94th United States Army Band An Exemplary Military Tradition
Contact: Joanne Gangi-Wellman, (413) 348-4810
SPRINGFIELD, MA. Springfield Armory National Historic Site is pleased to welcome the talented 94th United States Army Band.The concert begins at 7:30pm on Saturday, August 17, 2013, behind the museum building. The 94th Army Band represents one of the nation's finest and time honored military bands.Admission is free.Inclement weather moves the concert indoors.
Based in Windsor, Connecticut, the 94th has a long tradition. The unit's website notes, for over 230 years, "band members have always been an important part of the U.S. Army.The U.S. Army is the largest single employer of musicians in the world and our bands perform stateside and all over the world as ambassadors for the United States and the U.S. Army."
Chief of Interpretation, Joanne M. Gangi-Wellman commented that "Springfield Armory is the ideal place for this Army band concert.Having served the United States Armed Forces through 174 years of firearms production for the Army, now, the Springfield Armory NHS is pleased to invite the 94th Army Band to perform on Armory grounds."
Audience members will delight in watching the night's music experience unfold. Music on August 17 includes outstanding patriotic songs as well as jazz and blues selections. Bring a chair or blanket, enjoy picnic suppers, or purchase items from food vendors on site. Parking is free. This concert is co-sponsored by Springfield Technical Community College.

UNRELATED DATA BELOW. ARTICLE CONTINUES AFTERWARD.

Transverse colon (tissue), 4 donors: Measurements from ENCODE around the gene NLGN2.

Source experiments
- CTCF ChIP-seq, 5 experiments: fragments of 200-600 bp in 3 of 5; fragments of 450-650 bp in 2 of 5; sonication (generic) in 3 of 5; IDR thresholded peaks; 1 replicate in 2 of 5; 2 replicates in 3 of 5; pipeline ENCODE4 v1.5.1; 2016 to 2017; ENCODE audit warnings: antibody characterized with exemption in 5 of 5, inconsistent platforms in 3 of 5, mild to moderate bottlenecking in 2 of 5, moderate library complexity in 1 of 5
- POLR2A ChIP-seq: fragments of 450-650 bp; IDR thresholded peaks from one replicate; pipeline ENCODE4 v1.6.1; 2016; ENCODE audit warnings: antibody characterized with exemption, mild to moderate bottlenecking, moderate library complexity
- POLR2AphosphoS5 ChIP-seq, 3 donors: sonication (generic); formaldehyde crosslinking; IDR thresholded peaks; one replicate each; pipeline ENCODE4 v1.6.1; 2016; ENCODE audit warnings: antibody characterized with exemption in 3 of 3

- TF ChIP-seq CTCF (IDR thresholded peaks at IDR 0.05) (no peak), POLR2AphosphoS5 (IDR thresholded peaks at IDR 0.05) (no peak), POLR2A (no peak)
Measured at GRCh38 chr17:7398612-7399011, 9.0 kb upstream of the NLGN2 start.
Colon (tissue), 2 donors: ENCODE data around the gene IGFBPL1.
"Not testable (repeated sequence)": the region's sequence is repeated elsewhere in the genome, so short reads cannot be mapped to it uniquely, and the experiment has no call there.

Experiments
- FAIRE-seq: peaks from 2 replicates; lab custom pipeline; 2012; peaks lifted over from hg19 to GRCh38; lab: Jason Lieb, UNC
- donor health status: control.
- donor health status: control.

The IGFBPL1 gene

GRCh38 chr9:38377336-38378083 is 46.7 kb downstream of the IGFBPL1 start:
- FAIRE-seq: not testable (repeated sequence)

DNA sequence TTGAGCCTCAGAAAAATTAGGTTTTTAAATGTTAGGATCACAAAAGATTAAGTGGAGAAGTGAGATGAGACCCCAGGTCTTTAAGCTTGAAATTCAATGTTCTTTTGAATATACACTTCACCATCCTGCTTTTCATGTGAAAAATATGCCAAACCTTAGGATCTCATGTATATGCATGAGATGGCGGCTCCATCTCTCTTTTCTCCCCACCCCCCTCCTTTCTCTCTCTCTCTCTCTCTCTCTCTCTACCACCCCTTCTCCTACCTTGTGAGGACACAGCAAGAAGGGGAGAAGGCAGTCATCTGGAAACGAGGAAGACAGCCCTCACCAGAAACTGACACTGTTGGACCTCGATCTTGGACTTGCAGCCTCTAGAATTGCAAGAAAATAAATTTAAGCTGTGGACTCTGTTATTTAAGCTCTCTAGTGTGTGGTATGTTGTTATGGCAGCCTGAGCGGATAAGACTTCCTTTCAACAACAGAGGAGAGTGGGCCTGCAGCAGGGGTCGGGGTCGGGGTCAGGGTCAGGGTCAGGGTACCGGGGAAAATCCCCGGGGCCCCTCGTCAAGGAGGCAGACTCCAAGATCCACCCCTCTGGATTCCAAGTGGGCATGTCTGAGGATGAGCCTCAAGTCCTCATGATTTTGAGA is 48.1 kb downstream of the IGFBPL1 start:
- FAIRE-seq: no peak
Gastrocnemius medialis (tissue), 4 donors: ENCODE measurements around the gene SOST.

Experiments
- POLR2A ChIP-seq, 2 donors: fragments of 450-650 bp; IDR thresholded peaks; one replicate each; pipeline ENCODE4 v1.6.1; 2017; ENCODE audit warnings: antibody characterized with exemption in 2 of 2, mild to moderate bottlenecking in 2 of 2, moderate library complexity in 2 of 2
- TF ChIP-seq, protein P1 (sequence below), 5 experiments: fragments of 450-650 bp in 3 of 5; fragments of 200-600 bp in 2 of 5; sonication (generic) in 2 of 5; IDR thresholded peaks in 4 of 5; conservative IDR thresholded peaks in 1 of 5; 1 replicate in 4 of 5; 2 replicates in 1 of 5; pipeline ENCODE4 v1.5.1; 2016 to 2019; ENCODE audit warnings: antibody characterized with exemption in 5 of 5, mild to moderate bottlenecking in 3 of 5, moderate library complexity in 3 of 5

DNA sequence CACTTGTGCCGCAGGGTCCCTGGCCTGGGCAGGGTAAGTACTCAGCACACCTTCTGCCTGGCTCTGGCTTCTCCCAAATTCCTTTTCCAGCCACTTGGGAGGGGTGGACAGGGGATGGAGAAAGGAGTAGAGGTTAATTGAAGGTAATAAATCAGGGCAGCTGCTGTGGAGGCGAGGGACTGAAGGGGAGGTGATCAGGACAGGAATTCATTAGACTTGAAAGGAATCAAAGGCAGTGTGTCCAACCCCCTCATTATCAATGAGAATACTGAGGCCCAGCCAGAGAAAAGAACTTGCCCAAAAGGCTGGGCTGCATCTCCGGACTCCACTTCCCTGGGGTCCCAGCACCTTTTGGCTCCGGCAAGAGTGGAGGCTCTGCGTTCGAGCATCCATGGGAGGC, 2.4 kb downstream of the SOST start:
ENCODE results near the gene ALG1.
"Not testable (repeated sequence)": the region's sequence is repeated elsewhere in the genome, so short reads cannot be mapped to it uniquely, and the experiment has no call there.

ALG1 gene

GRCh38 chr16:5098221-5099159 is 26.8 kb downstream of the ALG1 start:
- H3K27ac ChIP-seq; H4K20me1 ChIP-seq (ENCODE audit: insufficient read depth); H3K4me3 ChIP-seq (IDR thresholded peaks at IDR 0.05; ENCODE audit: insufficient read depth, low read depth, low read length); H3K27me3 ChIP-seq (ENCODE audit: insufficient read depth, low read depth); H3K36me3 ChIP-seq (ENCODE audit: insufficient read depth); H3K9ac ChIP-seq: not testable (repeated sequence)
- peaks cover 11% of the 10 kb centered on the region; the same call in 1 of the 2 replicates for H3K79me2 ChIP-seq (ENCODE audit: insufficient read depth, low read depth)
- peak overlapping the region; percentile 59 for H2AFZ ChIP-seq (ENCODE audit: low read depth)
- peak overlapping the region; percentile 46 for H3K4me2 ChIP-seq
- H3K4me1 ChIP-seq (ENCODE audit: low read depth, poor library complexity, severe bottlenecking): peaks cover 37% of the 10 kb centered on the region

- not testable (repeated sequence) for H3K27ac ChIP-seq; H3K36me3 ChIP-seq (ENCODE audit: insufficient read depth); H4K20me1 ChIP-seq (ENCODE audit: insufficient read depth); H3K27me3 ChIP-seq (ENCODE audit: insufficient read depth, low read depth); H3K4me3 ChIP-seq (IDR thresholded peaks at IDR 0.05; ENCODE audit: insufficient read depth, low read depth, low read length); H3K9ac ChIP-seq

Springfield Armory National Historic Site commemorates and preserves the site of our Nation's first armory, established in 1794. Managed with the Commonwealth of MA, Springfield Technical Community College and the National Park Service, it is the home of the world's largest historic American military firearms collection. The site is open daily, 9 AM- 5 PM.
Admission is free. For information call 413-734-8551 or check www.nps.gov/spar.
Did You Know?
After visting Springfield Armory during his honeymoon, Henry Wadsworth Longfellow published a poem in 1845 entitled "The Arsenal at Springfield," which used the racks of muskets stored there as an anti-war metaphor. More...